Stress Beneath the Surface: The Realities of Pinterest
STORY BY Candace Bryan
Published: May 20, 2013
Growing up, I remember thinking Martha Stewart was essentially a superhero. Everything she did was perfect, fancy, and creative, and she always seemed to do it with an inhuman level of serenity. Women looked to her for inspiration, and she was a beacon that many women followed and hoped one day to emulate.
However, in recent times Martha Stewart no longer seems so incredible, and this is largely because of Pinterest. Whereas in the past, moms and homemakers turned to books and television for their inspiration, the advent of social media has led to a shift. Now these women look for inspiration online. When hosting a party or cooking a brunch for friends, men and women can easily access recipes, DIY decoration ideas, and other kinds of inspiration. On the surface, it seems like this quick means for “Pinsperation” would help reduce the stress of hosting and being a super-star mom.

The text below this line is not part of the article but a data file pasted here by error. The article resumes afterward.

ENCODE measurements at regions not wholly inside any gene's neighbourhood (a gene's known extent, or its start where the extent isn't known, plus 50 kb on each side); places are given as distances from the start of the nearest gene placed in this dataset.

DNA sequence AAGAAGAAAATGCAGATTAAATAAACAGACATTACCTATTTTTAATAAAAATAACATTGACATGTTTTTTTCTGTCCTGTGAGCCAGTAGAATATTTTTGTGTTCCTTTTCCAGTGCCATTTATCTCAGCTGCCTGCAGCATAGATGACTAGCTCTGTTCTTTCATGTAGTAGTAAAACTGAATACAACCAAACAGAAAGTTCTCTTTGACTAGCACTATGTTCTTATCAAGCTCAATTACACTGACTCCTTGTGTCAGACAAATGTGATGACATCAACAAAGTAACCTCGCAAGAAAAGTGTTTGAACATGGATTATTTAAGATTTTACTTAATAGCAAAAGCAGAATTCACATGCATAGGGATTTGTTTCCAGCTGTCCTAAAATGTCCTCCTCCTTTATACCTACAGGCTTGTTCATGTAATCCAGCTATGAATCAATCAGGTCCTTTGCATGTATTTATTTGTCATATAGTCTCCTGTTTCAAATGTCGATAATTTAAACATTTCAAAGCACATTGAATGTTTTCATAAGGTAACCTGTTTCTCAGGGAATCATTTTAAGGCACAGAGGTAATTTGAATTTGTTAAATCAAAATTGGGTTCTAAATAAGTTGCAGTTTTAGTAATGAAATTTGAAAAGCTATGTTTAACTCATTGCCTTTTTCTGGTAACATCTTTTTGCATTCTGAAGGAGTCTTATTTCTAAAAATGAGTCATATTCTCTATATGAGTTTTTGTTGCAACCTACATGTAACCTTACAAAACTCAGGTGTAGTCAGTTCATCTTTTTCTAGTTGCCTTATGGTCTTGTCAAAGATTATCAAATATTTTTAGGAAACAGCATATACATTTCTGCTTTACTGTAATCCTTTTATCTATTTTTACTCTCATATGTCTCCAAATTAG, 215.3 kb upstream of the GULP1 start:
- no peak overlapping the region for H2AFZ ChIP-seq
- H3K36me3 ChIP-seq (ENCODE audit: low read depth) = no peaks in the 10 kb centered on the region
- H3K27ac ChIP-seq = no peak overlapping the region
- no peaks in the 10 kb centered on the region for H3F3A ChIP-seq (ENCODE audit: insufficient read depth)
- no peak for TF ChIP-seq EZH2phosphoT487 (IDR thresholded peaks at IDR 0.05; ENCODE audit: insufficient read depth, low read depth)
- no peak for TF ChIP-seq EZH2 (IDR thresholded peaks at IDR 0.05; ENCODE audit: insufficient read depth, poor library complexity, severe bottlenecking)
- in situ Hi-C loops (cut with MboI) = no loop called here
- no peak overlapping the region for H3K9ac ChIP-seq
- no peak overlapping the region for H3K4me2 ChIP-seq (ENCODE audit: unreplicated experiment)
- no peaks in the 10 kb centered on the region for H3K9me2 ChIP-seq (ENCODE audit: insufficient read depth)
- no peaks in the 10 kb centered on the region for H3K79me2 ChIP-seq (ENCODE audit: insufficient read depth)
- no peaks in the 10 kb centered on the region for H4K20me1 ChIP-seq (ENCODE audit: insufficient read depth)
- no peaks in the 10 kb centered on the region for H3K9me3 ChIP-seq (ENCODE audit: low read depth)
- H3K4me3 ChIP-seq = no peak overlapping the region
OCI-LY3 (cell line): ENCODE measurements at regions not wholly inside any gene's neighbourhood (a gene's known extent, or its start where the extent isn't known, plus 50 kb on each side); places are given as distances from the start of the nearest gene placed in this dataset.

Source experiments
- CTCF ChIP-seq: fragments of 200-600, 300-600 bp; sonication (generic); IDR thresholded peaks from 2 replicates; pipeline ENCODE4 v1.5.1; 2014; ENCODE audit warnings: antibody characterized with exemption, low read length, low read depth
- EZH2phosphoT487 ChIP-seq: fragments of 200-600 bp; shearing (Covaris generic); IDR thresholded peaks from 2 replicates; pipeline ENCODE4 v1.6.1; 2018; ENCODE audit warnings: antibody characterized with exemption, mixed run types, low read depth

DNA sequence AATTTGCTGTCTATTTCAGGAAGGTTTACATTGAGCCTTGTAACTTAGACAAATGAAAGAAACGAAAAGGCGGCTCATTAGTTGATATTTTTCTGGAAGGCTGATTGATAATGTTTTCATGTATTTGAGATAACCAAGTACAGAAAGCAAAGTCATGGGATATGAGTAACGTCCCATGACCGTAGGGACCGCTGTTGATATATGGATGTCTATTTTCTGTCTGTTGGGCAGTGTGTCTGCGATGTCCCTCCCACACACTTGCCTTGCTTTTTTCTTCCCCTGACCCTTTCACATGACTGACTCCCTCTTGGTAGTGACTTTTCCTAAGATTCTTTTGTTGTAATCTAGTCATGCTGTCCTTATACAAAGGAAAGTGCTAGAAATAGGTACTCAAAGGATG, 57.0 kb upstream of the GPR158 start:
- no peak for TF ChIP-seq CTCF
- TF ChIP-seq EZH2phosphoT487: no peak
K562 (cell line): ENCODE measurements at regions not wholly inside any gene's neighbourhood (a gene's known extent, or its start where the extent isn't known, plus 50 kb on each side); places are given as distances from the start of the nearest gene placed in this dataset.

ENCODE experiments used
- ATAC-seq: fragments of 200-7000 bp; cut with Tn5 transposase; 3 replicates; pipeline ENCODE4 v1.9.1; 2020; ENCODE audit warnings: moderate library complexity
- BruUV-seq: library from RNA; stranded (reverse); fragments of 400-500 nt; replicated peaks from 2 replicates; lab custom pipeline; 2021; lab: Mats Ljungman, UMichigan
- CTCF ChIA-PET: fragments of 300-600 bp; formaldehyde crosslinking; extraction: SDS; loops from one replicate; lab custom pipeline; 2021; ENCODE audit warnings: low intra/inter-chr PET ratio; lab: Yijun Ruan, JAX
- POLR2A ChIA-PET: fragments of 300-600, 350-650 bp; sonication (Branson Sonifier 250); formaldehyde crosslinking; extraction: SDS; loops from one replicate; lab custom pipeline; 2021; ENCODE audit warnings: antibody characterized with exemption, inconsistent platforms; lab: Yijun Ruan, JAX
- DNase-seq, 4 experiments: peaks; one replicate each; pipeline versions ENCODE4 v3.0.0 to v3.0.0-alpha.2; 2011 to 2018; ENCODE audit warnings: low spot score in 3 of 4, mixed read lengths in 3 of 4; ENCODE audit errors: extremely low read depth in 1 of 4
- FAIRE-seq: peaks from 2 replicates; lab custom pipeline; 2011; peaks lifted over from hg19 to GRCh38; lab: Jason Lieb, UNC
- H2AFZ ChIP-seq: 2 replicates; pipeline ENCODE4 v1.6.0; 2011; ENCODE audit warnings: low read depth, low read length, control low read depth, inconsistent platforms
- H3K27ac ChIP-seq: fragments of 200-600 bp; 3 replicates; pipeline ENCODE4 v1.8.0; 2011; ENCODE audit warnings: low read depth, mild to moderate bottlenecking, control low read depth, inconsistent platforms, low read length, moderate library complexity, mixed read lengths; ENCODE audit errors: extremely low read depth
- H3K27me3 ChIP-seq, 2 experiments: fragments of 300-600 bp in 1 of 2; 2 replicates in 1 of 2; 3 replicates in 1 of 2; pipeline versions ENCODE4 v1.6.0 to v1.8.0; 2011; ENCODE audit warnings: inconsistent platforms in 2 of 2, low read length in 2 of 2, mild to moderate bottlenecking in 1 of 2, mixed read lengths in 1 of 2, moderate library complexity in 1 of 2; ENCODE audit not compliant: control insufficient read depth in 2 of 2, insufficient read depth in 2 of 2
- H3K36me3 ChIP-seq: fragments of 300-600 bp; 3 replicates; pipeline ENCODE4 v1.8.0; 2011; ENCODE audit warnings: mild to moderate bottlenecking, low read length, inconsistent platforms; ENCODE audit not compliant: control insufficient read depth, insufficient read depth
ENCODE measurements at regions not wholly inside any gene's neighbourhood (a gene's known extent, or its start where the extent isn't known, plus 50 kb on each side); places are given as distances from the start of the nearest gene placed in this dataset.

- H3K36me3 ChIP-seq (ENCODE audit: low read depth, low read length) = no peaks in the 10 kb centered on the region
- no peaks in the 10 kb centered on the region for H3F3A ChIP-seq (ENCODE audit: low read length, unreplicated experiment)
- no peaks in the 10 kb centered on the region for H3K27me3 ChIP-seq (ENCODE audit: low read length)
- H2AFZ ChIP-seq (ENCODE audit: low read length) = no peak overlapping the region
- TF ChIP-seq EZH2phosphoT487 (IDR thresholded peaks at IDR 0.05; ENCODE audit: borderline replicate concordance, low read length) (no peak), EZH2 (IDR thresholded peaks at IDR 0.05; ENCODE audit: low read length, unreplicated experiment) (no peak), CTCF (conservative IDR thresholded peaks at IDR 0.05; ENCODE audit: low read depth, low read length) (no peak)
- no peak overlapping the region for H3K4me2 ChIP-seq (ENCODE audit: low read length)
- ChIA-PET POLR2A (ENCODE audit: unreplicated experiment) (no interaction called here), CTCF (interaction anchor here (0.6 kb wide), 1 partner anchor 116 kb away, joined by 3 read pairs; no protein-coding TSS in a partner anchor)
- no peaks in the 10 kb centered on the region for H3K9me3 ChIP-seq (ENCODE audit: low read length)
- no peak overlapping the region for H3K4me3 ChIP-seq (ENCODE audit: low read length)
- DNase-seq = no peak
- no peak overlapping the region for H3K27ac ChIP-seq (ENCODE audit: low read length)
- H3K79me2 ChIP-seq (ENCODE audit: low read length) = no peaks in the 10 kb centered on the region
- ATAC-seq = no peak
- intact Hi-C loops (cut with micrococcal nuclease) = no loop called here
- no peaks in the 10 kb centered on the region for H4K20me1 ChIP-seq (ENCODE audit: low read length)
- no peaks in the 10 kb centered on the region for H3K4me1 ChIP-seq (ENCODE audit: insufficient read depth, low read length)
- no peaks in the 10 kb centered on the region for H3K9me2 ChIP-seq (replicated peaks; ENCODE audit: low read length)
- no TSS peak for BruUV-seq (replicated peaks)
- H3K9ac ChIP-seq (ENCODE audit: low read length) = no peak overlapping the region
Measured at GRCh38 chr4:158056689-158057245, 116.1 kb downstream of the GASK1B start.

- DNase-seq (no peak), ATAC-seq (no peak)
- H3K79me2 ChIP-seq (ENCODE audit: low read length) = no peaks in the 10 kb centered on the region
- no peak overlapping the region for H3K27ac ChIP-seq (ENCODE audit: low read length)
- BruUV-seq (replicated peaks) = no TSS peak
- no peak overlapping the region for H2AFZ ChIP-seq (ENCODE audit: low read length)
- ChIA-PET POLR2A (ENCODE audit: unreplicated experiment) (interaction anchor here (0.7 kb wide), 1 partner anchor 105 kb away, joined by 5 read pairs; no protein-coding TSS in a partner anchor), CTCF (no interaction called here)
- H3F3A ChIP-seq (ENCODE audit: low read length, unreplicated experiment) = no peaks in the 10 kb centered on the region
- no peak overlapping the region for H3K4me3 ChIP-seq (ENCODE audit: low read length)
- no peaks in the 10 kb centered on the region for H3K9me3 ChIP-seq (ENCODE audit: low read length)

However, according to a recent survey at Today, Pinterest actually causes, not reduces, stress. 42 percent of U.S. mothers surveyed admitted to feeling “Pinterest stress.” The survey showed that Pinterest stress happens when moms feel insecure after perusing the social media site, because they don’t feel crafty or creative enough.
I’m sorry, but “Pinterest stress” is a very depressing phenomenon. Social media sites like Pinterest (and Facebook and Twitter) don’t paint a fair picture of what people’s lives are actually like. If your friend posts something on Pinterest, it doesn’t mean they came up with ideas themselves, or that their party was even fun. In the same vein, just because you’re friend only posts flattering pictures on Facebook, it doesn’t mean their hair and makeup are always perfect and that they’re always impeccably dressed. And with Twitter, not all of their thoughts are witty or inspirational.
Seeing our friends’ lives through the lens of their own curation gives us unrealistic expectations of our own lives. We’re not always going to look picture-perfect. Our parties aren’t going to always be perfect and spill-free. We don’t live in a photo shoot, so we shouldn’t feel bad if our lives don’t look hand-crafted by a professional. Social media admittedly has its advantages, but when it starts affecting our real lives and our senses of self-worth, we should reconsider how important a role we let it play in our lives.
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